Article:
New Shows: Our newest season of 11 shows hits the airwaves this fall. We shot episodes in North Wales, Bath/York, and Edinburgh in 2005, and five Italy episodes in April and May of 2006 (Naples, Amalfi Coast/Capri, Italian Hill Towns, Tuscan Lifestyles, and Milano/Lake Como). In July, we wrapped it up by shooting episodes in Vienna and Salzburg/Hallstatt. These new shows boast stronger scripts and higher production values than ever. We are producing the new shows in high definition and in the 16:9 widescreen format from the get-go. (This means those with old 4:3 screens will see the shows "letterboxed" — with thin black bars at the top and bottom of the screen.)
The Making of: A fun extra for 2006 is a special episode called "The Making of Rick Steves' Europe," in which a second cameraman (our longtime TV editor, Steve Cammarano) filmed our crew as we shot an episode. We hope fans of the series will enjoy this candid, behind-the-scenes look at how our shows are made.
Christmas: Our Rick Steves' European Christmas special, first broadcast in late 2005, will air nationwide again this holiday season. Showing off the holiday celebrations of seven different European cultures, this special appears in two forms: as a two-hour pledge special (with exciting new yet to be seen footage) for early December, and a straight one-hour Christmas celebration. It is also available in high-definition.
High-definition: While we've been shooting our shows in high-definition (HD) for several years, we had only been "post-producing" in standard definition. Hi-def is expensive, and the audience, while growing, is still pretty small. But in 2005, we bit the beautiful bullet and finished off the HD post-production. Now public television stations are broadcasting 26 episodes in high definition, using the new widescreen format (16:9 aspect ratio rather than 4:3 — explained below). If you have an HD television, be sure to see these shows in their full glory...high definition is absolutely breathtaking.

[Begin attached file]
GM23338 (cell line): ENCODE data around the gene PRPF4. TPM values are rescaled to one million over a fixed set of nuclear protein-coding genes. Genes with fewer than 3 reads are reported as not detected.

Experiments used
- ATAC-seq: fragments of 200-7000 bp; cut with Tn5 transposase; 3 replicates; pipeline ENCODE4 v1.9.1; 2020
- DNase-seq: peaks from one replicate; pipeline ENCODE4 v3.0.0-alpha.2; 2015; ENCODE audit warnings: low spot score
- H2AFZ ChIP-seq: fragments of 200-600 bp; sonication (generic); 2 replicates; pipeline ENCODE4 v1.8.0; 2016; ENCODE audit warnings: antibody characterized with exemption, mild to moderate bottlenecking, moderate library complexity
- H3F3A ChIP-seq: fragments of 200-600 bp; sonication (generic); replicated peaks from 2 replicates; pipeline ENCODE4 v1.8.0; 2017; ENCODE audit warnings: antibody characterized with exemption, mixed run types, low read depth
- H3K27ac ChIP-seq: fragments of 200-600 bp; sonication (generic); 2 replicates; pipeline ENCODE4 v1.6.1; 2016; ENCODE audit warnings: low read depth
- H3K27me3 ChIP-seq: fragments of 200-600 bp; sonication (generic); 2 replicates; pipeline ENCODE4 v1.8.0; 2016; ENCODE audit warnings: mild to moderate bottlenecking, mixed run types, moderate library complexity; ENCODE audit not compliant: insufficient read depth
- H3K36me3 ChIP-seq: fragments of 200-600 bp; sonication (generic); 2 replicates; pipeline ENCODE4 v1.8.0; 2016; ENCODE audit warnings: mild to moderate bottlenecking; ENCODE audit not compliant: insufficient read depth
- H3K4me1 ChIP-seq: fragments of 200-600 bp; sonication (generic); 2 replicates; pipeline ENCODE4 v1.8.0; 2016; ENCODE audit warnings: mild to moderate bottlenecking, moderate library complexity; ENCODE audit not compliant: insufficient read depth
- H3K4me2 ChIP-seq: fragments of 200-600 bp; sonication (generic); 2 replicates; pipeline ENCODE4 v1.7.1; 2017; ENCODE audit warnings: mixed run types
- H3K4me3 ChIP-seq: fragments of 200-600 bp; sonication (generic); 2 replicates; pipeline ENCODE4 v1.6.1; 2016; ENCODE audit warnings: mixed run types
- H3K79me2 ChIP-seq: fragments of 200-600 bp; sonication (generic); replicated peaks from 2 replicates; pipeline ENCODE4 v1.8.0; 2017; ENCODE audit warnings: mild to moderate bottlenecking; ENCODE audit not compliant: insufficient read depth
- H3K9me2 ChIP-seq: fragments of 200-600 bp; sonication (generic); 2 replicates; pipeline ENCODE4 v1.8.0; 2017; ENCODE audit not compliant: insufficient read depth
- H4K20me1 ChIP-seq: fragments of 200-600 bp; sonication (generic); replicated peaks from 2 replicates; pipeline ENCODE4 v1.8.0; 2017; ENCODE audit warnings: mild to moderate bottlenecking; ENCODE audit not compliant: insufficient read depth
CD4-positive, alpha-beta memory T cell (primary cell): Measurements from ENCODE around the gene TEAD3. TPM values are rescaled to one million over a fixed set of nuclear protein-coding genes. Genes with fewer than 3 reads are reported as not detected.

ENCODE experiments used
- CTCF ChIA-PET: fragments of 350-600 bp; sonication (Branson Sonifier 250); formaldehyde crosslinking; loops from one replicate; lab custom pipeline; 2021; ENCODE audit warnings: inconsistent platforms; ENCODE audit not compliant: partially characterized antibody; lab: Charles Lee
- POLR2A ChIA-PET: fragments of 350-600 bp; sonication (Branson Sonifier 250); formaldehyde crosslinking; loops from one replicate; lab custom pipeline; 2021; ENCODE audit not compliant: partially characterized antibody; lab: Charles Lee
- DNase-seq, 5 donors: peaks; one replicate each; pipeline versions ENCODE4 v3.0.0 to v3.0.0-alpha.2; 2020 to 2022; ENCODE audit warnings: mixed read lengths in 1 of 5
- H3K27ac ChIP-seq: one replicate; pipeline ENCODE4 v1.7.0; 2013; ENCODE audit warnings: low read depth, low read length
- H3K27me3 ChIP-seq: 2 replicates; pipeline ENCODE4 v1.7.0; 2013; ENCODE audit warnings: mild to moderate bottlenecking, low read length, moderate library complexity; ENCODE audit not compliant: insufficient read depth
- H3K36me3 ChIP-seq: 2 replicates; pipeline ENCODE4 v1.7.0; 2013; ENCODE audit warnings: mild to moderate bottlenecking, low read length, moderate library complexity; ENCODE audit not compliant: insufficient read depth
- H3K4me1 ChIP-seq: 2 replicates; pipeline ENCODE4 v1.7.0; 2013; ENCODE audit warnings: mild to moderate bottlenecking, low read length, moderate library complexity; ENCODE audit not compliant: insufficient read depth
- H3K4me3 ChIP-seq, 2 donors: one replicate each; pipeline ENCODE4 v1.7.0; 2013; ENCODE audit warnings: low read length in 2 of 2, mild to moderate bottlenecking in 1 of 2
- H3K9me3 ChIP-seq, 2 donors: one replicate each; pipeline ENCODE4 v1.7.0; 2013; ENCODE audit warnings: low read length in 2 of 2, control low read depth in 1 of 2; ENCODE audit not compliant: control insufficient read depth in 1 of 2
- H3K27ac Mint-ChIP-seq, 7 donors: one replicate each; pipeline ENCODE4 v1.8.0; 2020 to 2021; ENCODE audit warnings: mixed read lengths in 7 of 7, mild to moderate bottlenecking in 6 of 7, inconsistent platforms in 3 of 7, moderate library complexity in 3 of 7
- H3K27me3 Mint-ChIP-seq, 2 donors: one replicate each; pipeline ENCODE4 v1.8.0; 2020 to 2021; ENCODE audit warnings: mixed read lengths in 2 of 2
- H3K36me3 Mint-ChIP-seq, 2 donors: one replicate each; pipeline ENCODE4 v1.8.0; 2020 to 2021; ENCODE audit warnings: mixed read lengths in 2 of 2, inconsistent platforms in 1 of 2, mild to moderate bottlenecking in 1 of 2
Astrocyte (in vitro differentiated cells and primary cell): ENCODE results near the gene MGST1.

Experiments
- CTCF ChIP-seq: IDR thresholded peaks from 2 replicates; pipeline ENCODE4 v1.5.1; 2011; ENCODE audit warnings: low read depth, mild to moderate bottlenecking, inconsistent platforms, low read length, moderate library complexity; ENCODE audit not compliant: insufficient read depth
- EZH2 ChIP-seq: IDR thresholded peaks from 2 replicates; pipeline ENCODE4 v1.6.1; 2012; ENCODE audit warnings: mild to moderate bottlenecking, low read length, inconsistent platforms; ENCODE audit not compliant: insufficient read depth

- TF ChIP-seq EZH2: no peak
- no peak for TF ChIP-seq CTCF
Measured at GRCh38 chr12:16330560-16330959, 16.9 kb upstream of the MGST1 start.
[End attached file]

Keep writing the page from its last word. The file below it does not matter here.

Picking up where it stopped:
DVDs: From a teaching point of view, I love to make the shows available in inexpensive and densely-packed DVDs. With 70 programs to mix and match (plus lots of fun DVD "extras"), our new generation of DVD offerings will include a mammoth eight-disk anthology and individual disks that cover each region very thoroughly (generally 7 or 8 episodes per $20 disk).
Classics: A couple of years ago I purchased from Small World Productions the rights to my original Travels in Europe TV series, 52 shows produced back in the 1990s. Our goal: to retire the dated and redundant episodes and spiff up the better, more current ones. From that came a new series we call Rick Steves' Europe Classics — 16 old episodes given a makeover to have a new lease on life and fit more smoothly with the current series. These episodes were the ones I personally liked that we didn't want to redo (such as Israel, Egypt, and three Turkey shows) or episodes that are of a style and freshness that still fits our more recent shows (Alps, South Spain, and Scandinavia). This updating process took lots of time and energy, but it was worth it. Stations no longer need to run two overlapping "Rick Steves" series. Instead, we now have a total of 70 episodes on the air that feel like they belong to the same cohesive family.
Vodcasts: This summer we began offering free 2-4 minute video clips from my shows online, and they've really taken off. Through the end of September, these "Rick Steves' Travel Bites" had been downloaded more than 800,000 times, mostly via iTunes. We load in a fresh one every week…they can be habit forming.
As long as we've got our talented crew (the hardworking spirit of producer/director Simon Griffith, editor Steve Cammarano, and cameramen Karel Bauer and Peter Rummel), underwriting support from American Airlines (for which we are very grateful), and the support of our traveling viewers...we've only just begun. Stay tuned for more much more Rick Steves' Europe. Happy travels!
Rick Steves' Europe: 2003